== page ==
suffers from a problem common enough in preludes to more complicated accounts: condensed versions of upcoming chapters often fail to convince because they must omit so much of the real core of the argument; the supporting details fall through the cracks and the conclusions begin to sound like assumptions.

Gilhuly's chapters are stronger individually. In Chapter Two she discusses pseudo-Demosthenes' Against Neaira and demonstrates how the speech regulates masculine identity and its associations with various types of transactions through the lens of the "tripartitite discourse of the feminine." Gilhuly opens by noting that the same three divisions of the feminine outlined in her Introduction also operate within the Athenian penalty of atimia, the very charge which the accused Stephanos tried to impose upon Apollodoros, the prosecutor of the speech. That this evidence comes from outside the literary works that Gilhuly discusses in this book adds credence to her
argument; she could have emphasized this point more strongly.

In this chapter Gilhuly also notes the synchronicity between Apollodoros's portrayal of Stephanos's dealings with women and each of the three spheres of the feminine. She argues that through consistent portrayals of Stephanos's exchanges of women as short-term transactions, the prosecution essentially accuses Stephanos of disregarding Athenian social ideals of exchange and democratic citizenship. Apollodoros establishes both his own and Stephanos's masculine subjectivity through lengthy analysis of the kind of transactions of women both men make; this focus helps explain the speech's obsessively detailed narration of the story of Neaira and Phano.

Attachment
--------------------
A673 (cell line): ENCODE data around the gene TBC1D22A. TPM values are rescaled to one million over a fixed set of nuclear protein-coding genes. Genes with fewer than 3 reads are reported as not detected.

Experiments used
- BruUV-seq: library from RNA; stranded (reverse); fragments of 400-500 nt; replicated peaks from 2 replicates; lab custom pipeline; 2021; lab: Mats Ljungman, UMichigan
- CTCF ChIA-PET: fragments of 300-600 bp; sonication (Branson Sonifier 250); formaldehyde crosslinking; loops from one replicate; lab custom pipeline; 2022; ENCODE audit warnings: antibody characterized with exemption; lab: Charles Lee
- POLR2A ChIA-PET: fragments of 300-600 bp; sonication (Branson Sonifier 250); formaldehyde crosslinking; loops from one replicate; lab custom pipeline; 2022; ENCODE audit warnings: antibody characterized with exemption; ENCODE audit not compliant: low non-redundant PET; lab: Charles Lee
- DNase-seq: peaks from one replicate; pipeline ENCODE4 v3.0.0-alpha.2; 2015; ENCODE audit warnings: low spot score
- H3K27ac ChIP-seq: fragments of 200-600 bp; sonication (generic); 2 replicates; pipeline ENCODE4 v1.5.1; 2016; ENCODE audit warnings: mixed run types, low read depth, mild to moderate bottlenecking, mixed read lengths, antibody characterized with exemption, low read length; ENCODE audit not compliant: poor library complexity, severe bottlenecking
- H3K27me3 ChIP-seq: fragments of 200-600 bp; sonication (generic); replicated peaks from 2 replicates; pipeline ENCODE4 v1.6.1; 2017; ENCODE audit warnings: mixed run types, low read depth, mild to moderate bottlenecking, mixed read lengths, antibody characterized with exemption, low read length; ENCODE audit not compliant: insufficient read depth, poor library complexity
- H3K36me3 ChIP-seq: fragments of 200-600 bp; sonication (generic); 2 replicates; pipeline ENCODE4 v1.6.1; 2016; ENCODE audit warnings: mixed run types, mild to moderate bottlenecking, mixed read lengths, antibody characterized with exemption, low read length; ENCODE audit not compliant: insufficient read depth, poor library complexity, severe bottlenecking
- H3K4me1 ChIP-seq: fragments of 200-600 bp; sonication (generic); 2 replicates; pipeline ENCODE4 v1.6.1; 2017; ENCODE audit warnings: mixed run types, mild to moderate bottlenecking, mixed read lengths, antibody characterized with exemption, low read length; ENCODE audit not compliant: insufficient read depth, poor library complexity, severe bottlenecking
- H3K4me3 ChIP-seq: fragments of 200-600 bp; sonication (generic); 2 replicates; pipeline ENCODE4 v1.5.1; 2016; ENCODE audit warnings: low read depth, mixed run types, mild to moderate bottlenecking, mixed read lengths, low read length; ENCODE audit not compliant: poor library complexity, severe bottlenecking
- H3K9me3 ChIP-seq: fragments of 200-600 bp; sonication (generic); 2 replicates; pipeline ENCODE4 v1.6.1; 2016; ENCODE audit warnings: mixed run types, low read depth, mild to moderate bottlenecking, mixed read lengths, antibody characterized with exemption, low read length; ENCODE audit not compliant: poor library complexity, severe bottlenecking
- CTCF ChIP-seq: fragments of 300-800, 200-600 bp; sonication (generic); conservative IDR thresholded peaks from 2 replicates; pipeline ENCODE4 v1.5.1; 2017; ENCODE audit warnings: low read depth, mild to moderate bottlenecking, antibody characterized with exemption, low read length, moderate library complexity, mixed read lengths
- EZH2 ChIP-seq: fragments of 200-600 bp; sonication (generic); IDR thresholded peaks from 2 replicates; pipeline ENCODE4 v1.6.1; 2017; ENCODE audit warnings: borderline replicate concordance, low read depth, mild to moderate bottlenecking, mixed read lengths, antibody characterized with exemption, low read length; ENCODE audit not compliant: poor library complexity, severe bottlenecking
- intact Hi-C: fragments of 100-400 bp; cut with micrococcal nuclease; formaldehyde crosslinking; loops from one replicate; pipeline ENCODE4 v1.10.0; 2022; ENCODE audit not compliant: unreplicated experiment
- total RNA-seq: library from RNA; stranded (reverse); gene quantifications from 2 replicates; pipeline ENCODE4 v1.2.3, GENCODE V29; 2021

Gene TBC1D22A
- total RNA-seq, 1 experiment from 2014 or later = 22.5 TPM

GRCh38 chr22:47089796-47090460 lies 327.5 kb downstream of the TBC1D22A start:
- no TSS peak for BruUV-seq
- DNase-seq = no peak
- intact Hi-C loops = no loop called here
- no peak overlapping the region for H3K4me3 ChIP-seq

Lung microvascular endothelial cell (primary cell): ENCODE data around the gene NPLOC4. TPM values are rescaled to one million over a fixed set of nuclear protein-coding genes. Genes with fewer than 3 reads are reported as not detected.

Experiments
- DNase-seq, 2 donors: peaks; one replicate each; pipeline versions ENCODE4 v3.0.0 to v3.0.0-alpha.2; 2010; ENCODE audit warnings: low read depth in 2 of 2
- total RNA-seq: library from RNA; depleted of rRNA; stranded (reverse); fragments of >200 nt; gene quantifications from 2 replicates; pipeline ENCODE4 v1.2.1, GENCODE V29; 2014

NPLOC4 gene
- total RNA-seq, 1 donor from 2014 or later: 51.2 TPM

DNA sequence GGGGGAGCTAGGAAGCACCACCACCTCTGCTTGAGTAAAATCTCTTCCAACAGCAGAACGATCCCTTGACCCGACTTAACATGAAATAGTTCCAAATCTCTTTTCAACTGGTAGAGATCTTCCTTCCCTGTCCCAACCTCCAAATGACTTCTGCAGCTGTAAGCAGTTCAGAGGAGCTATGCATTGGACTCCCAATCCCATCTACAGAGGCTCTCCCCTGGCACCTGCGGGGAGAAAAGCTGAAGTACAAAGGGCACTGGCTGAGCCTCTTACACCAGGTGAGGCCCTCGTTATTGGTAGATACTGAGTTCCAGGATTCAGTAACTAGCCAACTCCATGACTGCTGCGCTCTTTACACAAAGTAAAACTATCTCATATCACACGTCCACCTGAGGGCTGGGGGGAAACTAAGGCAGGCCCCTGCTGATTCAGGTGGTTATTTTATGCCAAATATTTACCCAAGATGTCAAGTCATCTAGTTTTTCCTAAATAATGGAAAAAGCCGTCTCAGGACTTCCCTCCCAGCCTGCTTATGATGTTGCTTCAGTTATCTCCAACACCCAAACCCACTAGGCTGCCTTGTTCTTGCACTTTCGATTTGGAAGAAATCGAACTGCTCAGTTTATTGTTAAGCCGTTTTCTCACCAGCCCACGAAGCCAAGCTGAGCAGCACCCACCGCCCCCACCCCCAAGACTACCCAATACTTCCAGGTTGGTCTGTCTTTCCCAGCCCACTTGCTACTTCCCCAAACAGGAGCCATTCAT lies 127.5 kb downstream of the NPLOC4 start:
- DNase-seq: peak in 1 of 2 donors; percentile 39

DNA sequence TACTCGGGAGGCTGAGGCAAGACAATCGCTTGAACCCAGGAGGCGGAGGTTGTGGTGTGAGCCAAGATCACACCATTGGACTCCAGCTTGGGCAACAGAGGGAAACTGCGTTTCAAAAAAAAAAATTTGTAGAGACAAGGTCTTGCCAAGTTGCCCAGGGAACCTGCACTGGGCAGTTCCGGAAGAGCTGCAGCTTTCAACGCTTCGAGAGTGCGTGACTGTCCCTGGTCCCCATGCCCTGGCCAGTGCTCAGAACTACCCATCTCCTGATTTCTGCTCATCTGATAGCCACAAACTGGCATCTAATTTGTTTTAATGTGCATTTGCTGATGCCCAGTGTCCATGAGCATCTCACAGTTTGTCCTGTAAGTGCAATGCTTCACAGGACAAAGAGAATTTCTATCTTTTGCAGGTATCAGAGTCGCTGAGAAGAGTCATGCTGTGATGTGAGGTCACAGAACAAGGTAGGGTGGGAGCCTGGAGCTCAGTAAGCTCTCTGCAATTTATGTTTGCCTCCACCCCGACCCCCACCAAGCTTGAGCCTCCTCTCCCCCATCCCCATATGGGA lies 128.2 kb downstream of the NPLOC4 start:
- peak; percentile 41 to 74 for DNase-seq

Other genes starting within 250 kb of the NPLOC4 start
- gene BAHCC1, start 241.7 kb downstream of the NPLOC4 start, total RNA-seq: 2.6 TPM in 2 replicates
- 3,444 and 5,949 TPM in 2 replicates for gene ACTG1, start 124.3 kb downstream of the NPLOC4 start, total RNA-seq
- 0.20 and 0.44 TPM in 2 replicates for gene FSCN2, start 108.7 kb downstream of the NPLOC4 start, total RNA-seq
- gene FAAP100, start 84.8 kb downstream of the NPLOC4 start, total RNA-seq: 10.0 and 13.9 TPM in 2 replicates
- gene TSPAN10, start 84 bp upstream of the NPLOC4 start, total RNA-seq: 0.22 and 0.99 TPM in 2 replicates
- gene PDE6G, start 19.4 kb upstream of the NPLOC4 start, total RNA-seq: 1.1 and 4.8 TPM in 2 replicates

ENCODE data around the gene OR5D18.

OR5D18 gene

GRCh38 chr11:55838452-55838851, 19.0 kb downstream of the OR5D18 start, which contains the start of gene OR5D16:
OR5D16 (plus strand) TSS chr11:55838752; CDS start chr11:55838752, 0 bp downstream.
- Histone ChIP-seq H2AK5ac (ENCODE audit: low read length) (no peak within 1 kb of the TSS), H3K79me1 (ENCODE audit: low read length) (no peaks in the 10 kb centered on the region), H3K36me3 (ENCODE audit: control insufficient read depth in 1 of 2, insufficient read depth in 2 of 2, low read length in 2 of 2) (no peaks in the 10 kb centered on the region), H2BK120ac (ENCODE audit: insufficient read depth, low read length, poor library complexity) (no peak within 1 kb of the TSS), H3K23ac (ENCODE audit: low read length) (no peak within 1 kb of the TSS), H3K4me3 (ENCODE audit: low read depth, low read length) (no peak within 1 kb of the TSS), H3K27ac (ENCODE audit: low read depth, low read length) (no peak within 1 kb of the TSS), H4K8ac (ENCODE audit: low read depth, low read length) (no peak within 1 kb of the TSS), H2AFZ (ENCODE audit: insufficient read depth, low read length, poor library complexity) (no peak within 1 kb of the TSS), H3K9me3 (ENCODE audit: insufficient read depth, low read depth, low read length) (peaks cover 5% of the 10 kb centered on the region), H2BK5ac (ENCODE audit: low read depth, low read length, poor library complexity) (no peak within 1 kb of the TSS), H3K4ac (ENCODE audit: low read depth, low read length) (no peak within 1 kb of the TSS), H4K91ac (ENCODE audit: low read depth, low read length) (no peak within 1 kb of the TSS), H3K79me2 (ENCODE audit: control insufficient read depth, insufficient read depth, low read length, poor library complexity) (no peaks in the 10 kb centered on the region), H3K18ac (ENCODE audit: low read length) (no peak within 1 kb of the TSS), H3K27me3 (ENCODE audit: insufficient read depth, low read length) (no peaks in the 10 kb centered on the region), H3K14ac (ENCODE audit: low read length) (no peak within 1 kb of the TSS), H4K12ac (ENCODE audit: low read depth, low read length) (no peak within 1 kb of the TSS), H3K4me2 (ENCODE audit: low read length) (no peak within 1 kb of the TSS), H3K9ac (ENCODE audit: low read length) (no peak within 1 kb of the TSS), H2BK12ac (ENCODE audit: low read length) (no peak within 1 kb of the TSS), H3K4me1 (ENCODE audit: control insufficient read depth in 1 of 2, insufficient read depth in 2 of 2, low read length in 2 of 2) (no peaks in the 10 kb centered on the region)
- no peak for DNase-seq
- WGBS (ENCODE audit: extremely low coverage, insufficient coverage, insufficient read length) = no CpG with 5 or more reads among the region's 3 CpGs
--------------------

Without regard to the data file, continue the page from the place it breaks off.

Gilhuly also finally and persuasively contextualizes Apollodoros's description of Pausanias, the infamous Spartan king, who appears in this speech linked to Plataia, the Boiotian city-state allied to Athens that received harsh treatment at Theban and Spartan hands both in Apollodoros's narrative and in Thucydides (although the two accounts differ on noteworthy points). Gilhuly argues that Pausanias's appearance in the speech, juxtaposed with the emphasis on Plataian loyalty to Athens, historically
grounds the present opposition between Apollodoros and Stephanos; the insane medizer Pausanias corresponds to Stephanos in terms of his extremism and his threat to the stable order of civic life; Plataia, Athens' faithful friend since the late sixth century, mirrors Apollodoros's character as a victim of aggression still loyal to the long-term goals of the Athenian community.

Gilhuly's reading provides a coherent and meaningful way in which to read the speech as a whole and those parts of it that have troubled previous commentators in terms of their length and relevance to the charge.